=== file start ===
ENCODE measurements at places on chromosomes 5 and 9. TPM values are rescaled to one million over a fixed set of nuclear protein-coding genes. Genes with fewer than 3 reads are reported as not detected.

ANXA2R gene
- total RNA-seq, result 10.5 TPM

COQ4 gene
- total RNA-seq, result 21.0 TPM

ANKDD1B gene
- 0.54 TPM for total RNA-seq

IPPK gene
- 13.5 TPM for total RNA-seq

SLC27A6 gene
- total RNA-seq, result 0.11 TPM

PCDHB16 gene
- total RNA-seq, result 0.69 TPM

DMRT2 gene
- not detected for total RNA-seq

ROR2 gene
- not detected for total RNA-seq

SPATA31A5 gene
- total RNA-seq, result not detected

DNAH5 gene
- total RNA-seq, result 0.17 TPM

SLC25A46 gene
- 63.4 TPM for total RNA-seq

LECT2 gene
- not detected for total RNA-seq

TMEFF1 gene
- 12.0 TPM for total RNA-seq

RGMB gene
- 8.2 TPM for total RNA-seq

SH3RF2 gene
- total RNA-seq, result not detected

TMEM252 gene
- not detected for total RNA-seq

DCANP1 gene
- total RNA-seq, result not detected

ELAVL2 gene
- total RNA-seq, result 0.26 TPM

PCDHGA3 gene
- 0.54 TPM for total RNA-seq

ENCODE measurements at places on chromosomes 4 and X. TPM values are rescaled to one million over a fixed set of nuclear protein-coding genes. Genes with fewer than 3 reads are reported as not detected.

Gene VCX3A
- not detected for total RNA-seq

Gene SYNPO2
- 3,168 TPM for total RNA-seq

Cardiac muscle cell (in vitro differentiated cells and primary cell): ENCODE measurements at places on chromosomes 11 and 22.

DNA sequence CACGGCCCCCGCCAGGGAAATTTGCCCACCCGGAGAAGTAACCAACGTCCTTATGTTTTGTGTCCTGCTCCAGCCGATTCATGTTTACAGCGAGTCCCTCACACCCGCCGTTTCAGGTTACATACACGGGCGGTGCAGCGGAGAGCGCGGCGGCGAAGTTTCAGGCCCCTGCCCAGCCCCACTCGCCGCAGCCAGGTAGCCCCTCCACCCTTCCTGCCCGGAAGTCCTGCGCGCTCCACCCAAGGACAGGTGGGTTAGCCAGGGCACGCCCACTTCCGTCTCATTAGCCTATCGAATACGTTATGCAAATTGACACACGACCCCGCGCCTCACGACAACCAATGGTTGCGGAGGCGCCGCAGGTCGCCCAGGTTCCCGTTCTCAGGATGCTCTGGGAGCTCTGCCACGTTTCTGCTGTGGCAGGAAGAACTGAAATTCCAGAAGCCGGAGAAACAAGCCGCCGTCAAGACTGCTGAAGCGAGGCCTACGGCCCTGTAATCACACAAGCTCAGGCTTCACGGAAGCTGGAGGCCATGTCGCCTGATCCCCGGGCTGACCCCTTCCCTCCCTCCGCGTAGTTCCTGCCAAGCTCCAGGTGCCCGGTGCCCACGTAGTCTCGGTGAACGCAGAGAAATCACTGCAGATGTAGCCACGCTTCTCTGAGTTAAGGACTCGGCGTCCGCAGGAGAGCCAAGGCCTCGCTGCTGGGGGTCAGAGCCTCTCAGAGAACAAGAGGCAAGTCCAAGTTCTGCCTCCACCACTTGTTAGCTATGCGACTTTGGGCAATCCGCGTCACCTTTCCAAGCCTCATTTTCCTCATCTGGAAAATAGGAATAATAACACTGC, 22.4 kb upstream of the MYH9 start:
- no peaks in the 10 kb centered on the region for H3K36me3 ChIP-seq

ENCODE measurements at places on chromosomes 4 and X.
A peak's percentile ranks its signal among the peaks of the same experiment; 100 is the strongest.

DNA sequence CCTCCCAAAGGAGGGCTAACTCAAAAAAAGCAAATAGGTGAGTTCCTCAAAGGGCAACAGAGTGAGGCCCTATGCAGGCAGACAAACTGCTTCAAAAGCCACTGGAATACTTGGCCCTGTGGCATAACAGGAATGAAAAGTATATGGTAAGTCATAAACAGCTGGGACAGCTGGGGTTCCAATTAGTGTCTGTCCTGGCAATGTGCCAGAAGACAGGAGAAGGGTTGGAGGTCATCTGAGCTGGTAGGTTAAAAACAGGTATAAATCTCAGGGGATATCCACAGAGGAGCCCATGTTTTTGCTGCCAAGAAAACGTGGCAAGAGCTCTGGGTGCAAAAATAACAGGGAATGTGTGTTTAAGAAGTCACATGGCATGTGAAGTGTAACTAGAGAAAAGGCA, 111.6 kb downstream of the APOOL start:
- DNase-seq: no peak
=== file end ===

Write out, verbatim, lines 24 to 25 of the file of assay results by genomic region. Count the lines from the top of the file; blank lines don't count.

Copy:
LECT2 gene
- not detected for total RNA-seq